As protests against Sudanese President Omar al-Bashir continue, the embattled leader has made visits to Qatar and Egypt in what analysts say is an effort to get diplomatic support to bolster his government.
Speaking Sunday in Cairo, President Omar al-Bashir said protesters in Sudan are trying to copy the Arab uprising in 2011 that toppled some leaders in the Middle East.
Bashir was visiting Egypt for the second time since the crisis began more than a month ago.
Ahmed Soliman is a researcher with Chatham House. He says Bashir is looking for support in case he starts to lose his grip on power.
“Sudan has been reaching out to Russia at the same time to balance those relationships with the West in case it deteriorates at a given stage," he said. "President Bashir has always been pragmatic in his foreign relations, and he continues to do so in terms of trying to maintain a broad base of support for his government at this time in case he loses support from one side.”
The protests in Sudan began in December, with demonstrators demanding the government reduce the prices of fuel and other essential commodities.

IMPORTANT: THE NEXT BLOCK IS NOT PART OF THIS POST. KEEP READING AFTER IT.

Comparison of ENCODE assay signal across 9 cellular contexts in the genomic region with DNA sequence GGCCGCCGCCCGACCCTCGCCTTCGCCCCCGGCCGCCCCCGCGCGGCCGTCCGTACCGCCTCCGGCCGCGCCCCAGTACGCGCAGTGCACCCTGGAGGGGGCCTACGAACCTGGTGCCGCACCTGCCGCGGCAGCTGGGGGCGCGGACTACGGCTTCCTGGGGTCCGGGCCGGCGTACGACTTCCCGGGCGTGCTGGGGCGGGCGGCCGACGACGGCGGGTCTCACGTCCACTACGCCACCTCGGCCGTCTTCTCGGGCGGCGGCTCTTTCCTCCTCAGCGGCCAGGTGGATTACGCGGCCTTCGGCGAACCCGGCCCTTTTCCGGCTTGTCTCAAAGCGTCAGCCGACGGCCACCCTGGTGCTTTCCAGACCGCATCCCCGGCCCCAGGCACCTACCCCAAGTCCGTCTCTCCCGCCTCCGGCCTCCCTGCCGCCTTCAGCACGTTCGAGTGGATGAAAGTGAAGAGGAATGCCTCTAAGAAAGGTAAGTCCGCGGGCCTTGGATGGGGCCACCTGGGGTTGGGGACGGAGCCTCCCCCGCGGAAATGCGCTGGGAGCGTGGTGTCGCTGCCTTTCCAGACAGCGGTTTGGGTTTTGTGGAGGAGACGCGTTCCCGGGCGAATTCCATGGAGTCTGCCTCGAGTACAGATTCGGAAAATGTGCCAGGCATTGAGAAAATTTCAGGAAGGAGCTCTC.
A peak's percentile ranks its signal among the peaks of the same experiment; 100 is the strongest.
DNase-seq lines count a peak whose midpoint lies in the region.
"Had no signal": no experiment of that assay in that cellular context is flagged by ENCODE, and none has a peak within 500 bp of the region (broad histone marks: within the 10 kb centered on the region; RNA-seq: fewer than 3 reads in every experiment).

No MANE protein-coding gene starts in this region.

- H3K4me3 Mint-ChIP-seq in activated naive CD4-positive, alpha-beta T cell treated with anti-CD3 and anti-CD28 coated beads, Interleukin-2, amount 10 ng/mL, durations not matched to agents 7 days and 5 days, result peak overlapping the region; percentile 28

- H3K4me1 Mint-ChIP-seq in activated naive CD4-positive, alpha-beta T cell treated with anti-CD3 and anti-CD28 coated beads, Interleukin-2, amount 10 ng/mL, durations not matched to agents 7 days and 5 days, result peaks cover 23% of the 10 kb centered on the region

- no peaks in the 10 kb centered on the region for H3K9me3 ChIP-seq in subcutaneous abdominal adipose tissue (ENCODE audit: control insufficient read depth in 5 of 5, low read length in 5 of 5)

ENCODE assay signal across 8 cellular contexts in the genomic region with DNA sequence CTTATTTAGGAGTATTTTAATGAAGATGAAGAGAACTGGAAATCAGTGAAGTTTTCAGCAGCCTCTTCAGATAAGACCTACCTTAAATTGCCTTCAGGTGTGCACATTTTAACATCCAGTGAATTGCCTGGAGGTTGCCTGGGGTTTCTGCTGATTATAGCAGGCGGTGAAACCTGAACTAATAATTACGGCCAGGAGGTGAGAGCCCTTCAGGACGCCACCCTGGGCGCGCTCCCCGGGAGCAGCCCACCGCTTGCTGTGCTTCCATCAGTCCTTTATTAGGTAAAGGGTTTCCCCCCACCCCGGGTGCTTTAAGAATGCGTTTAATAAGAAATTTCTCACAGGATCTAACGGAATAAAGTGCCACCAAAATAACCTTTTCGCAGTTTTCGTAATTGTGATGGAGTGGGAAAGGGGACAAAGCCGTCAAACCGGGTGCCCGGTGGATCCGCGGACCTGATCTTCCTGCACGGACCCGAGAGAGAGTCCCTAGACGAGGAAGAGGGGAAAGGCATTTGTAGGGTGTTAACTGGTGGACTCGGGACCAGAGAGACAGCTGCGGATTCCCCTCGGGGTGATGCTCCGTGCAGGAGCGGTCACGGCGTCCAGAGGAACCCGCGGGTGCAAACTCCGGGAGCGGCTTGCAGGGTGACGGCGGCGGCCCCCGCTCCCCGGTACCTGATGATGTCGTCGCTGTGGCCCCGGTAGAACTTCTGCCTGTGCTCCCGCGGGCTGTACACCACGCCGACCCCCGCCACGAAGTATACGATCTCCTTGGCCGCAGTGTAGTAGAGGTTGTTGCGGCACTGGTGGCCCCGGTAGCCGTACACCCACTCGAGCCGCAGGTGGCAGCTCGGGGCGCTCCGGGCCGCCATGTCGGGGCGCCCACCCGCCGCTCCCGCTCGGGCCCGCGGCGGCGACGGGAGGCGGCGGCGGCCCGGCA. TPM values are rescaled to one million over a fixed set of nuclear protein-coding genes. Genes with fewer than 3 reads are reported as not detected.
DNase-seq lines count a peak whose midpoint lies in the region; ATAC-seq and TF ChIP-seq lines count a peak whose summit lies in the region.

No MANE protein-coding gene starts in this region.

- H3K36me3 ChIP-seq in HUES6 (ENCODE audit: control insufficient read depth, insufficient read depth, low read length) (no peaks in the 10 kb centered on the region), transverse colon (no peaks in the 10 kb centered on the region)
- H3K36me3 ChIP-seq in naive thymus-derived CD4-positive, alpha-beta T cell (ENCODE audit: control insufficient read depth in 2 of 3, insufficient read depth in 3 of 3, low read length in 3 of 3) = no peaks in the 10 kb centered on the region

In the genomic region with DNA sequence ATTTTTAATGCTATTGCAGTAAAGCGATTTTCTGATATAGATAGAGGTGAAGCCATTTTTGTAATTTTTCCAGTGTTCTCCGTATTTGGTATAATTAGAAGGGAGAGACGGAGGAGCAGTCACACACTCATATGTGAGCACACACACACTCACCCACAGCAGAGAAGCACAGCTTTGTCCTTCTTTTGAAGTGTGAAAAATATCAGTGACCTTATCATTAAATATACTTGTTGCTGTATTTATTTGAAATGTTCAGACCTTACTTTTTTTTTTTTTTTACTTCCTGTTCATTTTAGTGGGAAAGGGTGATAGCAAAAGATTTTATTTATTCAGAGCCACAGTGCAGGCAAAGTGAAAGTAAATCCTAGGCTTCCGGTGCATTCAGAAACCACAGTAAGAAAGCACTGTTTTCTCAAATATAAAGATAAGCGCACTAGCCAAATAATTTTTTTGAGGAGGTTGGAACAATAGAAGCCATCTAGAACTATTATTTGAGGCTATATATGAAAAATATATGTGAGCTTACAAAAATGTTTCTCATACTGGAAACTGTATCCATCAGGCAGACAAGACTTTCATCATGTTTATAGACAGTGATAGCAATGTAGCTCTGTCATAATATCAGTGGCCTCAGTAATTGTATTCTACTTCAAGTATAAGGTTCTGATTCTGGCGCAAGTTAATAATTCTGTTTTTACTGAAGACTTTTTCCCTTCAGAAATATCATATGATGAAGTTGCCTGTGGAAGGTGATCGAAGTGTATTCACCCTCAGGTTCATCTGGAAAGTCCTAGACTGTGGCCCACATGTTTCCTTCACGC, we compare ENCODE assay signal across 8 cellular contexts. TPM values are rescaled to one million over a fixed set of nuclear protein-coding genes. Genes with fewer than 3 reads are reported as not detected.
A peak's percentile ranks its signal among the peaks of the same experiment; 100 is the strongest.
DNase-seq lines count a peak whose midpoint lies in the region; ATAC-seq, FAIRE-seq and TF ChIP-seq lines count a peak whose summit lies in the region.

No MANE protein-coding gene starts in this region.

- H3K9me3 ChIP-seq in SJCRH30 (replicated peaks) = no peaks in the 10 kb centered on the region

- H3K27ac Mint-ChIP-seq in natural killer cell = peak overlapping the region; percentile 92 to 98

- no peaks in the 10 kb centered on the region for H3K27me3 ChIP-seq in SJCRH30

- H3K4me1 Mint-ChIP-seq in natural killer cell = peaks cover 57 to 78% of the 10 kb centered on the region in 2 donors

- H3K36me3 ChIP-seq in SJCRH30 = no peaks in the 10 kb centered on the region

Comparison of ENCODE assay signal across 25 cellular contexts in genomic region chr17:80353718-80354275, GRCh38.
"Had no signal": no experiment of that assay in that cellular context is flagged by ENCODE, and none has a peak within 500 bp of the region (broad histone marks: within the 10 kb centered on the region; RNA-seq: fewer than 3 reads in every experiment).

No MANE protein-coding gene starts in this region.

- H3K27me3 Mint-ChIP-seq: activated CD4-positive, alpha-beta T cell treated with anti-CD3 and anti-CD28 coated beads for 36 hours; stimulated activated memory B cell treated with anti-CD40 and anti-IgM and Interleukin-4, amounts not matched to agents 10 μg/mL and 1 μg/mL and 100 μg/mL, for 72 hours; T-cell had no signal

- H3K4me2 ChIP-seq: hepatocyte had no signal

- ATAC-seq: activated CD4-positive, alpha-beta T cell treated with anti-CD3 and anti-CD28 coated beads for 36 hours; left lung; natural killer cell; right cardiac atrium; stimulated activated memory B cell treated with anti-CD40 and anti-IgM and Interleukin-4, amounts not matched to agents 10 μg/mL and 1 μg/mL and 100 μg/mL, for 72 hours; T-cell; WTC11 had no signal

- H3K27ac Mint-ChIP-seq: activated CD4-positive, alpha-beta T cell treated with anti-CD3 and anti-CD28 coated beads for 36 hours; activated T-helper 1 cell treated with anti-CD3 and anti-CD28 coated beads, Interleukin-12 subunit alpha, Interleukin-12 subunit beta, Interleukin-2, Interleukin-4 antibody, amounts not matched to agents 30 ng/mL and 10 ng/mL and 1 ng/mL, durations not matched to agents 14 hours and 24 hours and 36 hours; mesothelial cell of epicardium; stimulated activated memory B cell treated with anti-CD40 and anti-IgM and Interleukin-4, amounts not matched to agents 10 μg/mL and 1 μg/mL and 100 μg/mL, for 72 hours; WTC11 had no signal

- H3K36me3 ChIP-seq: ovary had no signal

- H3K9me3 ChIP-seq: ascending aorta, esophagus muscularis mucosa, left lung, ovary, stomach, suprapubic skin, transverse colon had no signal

Sudan’s economy has been struggling, and foreign currency has been hard to come by since 2011, when South Sudan broke away and took most of the oil reserves.
Human rights organizations have accused Bashir's security forces of killing and injuring protesters. Amnesty International says at least 40 people have been killed since the protests began. Government figures put the death toll at 29.
Amnesty International Sudan researcher Ahmed Elzobier says the situation will get worse if no political solution is found.
“We can imagine the magnitude and the scale of the human right violations at the moment in Sudan," he said. "Our expectation is this will continue because of the government of Sudan they are not willing to give any concession to the protesters or provide any kind of political draws or to resolve this conflict as government."
Sudanese media report the protests are spreading despite mass arrests and a harsh crackdown by security forces.
Bashir has accused the opposition and armed groups of trying to destabilize his country and the region.
Soliman of Chatham House says Sudan is headed toward a major political showdown.
“You can look at different examples elsewhere, very close in the region in Ethiopia, to see that these kinds of events can take a long time to unfold," he said. "But what is clear is that at the moment the protesters are very strong in their demands, and the government is also very strong in maintaining its position and it is not going anywhere.”
Bashir has ruled Sudan since 1989, making him the fifth longest serving ruler in all of Africa.